Our Lab Group
PhD Student, 2020-Present
Emmet is interested in the interaction between processes on the earth’s surface, such as the transport and fate of mineral dust, and human society. He primarily uses isotopic source apportionment techniques to characterize the sources of natural and anthropogenically emitted PM and understand their effect on climate, air quality and biologically available nutrients. Motivated by previous work in human rights and artistic design, he seeks to use science as a vehicle for societal change. firstname.lastname@example.org.
PhD Student, 2020-Present
I am fascinated by glaciology and isotope geochemistry. During the austral summer of 2019, I traveled to the Allan Hills Blue Ice Area in East Antarctica to drill three ~150 m ice cores. We slept in tents camping on the remote blue ice for about 45 days drilling both the oldest ice ever measured (~2.7 million years old!) as well as ice spanning the last interglacial period. Analyzing this ice will provide insights on past Earth surface conditions and atmospheric transport. When I’m not reading about ice, you’ll find me either jamming to music, exploring the beach, or baking some indulgent dessert that I will regret later.
MS student, 2021-Present
Undergraduate Researcher, 2020-2021
Rain was born and raised in Southern California. He began his academic journey at Crafton Hills College before transferring to UCSD where he majors in Oceanic and Atmospheric Sciences. Now a senior, Rain is interested in investigating the natural and anthropogenic influences on dust transport and deposition, and the effects of this dust on Earth’s ecosystems. In his free time, Rain likes listening to classic rock, hanging out with animals, and getting immersed in random history pages on Wikipedia. email@example.com.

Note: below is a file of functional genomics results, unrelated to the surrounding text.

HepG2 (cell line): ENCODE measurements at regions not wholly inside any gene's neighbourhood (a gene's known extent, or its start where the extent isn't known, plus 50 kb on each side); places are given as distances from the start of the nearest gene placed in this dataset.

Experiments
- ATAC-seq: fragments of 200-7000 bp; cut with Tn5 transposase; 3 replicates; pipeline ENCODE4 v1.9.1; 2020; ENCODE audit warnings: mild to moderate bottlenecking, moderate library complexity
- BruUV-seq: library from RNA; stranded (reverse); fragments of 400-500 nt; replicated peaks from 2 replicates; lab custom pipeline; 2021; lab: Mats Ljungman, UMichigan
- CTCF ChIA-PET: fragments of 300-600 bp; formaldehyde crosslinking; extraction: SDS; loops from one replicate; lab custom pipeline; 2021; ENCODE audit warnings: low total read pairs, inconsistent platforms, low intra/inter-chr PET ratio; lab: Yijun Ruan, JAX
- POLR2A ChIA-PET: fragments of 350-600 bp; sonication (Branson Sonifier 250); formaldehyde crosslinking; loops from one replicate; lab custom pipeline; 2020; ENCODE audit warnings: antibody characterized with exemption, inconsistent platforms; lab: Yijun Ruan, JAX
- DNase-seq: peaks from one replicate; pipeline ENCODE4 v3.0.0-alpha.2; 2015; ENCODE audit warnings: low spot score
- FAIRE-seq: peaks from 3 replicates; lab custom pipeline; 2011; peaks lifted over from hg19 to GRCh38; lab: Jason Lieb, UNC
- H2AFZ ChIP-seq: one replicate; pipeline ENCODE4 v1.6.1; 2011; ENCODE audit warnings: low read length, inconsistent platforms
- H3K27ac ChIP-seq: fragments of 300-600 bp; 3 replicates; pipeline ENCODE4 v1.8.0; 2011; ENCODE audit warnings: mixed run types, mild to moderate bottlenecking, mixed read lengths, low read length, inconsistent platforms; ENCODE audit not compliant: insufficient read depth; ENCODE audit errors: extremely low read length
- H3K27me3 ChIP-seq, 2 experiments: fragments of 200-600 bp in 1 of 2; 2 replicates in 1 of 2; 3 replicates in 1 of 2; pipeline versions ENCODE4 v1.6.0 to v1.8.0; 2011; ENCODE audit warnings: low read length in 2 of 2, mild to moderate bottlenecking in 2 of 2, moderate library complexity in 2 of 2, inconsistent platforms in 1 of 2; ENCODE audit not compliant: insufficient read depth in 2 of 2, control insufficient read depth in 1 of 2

NSF Postdoctoral Fellow, 2021-Present
I grew up in Michigan, attended Oberlin College where I majored in Chemistry, and recently earned my PhD in Oceanography here at SIO. As a marine chemist, I am drawn to questions regarding the biogeochemical cycling of bioactive trace metals and their role as limiting nutrients for primary producers in the modern ocean. In my postdoctoral research, I use novel geochemical and microbial techniques to explore factors which affect the fate of glacial weathering inputs of bio-essential trace elements, like iron.
Sarah Aarons was born in and raised in Alaska. She obtained her Ph.D. in Geology from the University of Michigan in 2016, and she then received a University of California Chancellor’s Postdoctoral Fellowship at UC Irvine, followed by the Ford Foundation Postdoctoral Fellowship at the University of Chicago. Sarah joined the faculty at Scripps Institution of Oceanography at UCSD in 2019. Sarah’s research focuses on understanding and tracking earth surface processes in a variety of environments on both geologic timescales and throughout the modern. Some examples of research projects include tracing mineral dust sources in Antarctic ice during major climate transitions, probing the utility and application of newly developed isotope systems, and exploring the ecological significance of dust in a variety of environments. If you are interested in conducting research please feel free to contact me at: firstname.lastname@example.org.
PhD Student, 2019-Present
Metal stable isotope signatures and geochemistry of glacial weathering
Effects of trace metals as micronutrients in planktonic ecosystems
Isotope systems as tracers of marine ecosystem change